Caerphilly woman takes health board to court over refusal to pay for life-saving cancer surgery

A mother-of-two with a rare form of cancer has taken health bosses to court over their decision not to pay for her to have potentially life-saving surgery.

Maria Wallpott, 50, from Caerphilly, South Wales, has stage four appendix cancer which, since her diagnosis in April, has spread to her ovaries.

A medical panel in Wales has twice refused funding for a type of invasive treatment recommended by her NHS doctors.

The procedure, which involves flushing the abdomen with heated anti-cancer medications, is automatically available to patients in England, Scotland and Northern Ireland, but is only granted in exceptional circumstances in Wales.

Ms Wallpott has taken Aneurin Bevan University Health Board and the Welsh Health Specialist Services Committee (WHSSC) to the High Court in Cardiff to fight the decision.

Her legal team argue the panel’s decision was unlawful and it should reconsider approval of the treatment because the surgery could extend her life, potentially save her life, and at least improve her quality of life.

The Welsh Individual Patients Funding Requests (IPFR) panel, responsible for the decision, maintains Ms Wallpott does not meet the criteria, and it does not see how the surgery would benefit her.

At a hearing on Wednesday, Vikram Sachdeva QC, representing Ms Wallpott, said: “I don’t want to be unrealistic here – they (the panel) have the hardest job you can imagine.

“On the other hand, patients are entitled to a lawful decision-making process, especially when these decisions could mean the difference between life or death.

“The court’s function is to uphold the rule of law and ensure public bodies stay within the law.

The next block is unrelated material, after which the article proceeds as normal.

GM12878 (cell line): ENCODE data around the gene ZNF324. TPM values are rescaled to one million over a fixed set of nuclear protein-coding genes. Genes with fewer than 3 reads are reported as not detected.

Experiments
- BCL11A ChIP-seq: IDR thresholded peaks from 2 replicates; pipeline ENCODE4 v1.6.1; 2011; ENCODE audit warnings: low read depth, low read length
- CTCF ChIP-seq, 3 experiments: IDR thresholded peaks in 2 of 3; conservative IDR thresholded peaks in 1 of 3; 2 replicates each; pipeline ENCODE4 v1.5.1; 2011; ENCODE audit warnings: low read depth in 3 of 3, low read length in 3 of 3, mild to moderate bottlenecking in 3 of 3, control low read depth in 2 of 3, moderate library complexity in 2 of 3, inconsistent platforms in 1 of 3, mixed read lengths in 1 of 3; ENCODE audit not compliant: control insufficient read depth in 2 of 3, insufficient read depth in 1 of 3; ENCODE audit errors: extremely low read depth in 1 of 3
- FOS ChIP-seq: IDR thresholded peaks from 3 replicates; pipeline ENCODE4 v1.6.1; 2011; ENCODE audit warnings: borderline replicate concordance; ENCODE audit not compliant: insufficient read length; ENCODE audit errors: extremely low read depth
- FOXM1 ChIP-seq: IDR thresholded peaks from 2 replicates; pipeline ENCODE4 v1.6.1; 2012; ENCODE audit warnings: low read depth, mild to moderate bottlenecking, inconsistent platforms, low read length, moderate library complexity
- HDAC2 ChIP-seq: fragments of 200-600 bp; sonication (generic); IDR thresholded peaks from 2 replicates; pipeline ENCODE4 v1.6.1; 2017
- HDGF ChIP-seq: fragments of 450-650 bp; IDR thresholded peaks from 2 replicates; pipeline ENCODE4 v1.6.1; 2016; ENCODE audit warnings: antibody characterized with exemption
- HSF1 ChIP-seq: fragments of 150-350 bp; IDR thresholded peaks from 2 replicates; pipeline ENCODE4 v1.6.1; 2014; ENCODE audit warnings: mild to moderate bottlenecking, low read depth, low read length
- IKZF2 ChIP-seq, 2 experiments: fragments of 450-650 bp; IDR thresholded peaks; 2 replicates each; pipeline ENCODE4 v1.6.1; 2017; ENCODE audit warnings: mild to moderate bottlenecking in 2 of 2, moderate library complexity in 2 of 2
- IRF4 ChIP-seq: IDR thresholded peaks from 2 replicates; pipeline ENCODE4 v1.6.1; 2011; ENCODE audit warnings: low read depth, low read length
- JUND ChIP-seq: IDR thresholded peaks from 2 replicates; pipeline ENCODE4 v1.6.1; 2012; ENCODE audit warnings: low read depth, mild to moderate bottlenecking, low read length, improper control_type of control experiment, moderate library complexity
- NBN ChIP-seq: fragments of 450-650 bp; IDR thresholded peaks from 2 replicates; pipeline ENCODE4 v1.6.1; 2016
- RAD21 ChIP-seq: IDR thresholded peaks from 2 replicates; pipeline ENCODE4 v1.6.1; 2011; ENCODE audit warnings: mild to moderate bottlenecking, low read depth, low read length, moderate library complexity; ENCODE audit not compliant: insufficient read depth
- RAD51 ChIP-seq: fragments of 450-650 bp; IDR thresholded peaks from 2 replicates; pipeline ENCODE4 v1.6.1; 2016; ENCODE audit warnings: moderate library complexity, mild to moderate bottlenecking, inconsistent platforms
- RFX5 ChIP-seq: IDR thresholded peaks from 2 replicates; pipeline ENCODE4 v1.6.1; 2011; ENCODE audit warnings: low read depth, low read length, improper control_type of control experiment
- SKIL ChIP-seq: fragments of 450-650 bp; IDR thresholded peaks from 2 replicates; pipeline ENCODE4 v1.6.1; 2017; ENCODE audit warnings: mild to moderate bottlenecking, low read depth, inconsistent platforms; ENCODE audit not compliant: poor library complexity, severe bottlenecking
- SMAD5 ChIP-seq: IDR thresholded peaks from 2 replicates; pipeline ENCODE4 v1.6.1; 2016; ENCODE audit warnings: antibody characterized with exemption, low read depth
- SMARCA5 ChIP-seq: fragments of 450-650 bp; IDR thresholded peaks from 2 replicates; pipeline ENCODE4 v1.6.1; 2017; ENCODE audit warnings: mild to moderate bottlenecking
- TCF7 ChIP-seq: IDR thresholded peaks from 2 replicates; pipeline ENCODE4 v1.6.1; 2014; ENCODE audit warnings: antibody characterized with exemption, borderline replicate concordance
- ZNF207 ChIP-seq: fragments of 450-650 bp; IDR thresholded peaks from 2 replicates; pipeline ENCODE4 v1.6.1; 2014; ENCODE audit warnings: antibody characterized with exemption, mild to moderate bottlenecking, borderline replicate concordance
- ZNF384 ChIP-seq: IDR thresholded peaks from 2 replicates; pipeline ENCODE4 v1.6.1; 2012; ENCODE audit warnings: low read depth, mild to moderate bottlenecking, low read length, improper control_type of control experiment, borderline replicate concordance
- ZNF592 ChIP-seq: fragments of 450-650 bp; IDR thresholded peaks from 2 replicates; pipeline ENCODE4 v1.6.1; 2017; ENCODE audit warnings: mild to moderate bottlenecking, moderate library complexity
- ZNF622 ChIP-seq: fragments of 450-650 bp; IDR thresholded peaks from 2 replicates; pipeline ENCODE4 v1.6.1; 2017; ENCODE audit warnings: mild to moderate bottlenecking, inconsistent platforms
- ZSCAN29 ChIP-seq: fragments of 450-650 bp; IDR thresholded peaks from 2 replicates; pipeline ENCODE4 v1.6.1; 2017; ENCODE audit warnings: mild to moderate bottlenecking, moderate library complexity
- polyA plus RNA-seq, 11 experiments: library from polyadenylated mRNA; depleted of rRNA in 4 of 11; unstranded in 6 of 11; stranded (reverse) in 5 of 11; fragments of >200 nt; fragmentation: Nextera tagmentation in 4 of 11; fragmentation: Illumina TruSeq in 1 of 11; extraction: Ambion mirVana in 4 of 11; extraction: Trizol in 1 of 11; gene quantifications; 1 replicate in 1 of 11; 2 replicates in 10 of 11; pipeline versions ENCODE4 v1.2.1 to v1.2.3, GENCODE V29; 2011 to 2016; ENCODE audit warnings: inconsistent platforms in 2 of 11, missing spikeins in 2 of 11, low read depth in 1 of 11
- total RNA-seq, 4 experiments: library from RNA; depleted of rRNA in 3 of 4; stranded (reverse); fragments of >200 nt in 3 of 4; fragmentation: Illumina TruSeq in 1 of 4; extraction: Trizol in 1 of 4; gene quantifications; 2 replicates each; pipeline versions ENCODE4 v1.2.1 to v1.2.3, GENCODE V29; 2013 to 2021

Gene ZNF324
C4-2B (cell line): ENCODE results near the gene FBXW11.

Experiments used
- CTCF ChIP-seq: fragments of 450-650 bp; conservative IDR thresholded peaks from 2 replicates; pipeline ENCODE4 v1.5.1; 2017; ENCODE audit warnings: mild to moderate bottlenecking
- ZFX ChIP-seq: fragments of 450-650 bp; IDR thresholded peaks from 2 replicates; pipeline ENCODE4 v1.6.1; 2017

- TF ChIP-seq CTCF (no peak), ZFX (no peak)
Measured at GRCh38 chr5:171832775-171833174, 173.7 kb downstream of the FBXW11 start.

“Ms Wallpott is a young cancer sufferer. One wouldn’t know passing her on the street that she was ill at all, yet she has advanced cancer.”

Mr Sachdeva said his client had, some time before her diagnosis, received a scan which showed the possible presence of malignant cancer, but it was not followed up.

“She has advanced cancer because she was given a scan that was not followed up. And when she turned up a year later with malignant cancer they have refused to provide her with palliative treatment for the spread,” he said.

“They’ve (the health board) just said ‘sue us then’, which is not the most compassionate response.

“I’m not asking you to consider negligence here, but you can see why my client is upset.”

Despite the late stage of the cancer doctors believe there is a good chance of removing a large amount of the tumour, Mr Sachdeva said.

Before the hearing, Ms Wallpott said she had found the panel’s judgment “incredibly difficult to understand”.

“I feel like I’m the victim of an NHS postcode lottery,” she said.

“It’s devastating to know that if I lived in England, rather than Wales, I would be able to receive the surgery without having to go through all this.

“My NHS doctors and nurses have been lovely, but I was distraught by the news that the panel and hospital management have overruled them.

“Within the last few months, I’ve found out that my cancer has continued to spread and it’s impossible to put into words how distressing this is.

“I’m profoundly worried about my future and the future of my children.

“All I want is to be given the best chance possible at surviving this.”

She urged the health board panel to reverse their decision.

The treatment, which costs £73,000, is said to result in patients having a 40% chance of surviving for five years, the court heard.

Without the treatment, it is said the life expectancy of people with cancer of the appendix is nine months.

The case is being heard in front of Mrs Justice Steyn over two days at Cardiff Civil and Family Justice Centre.

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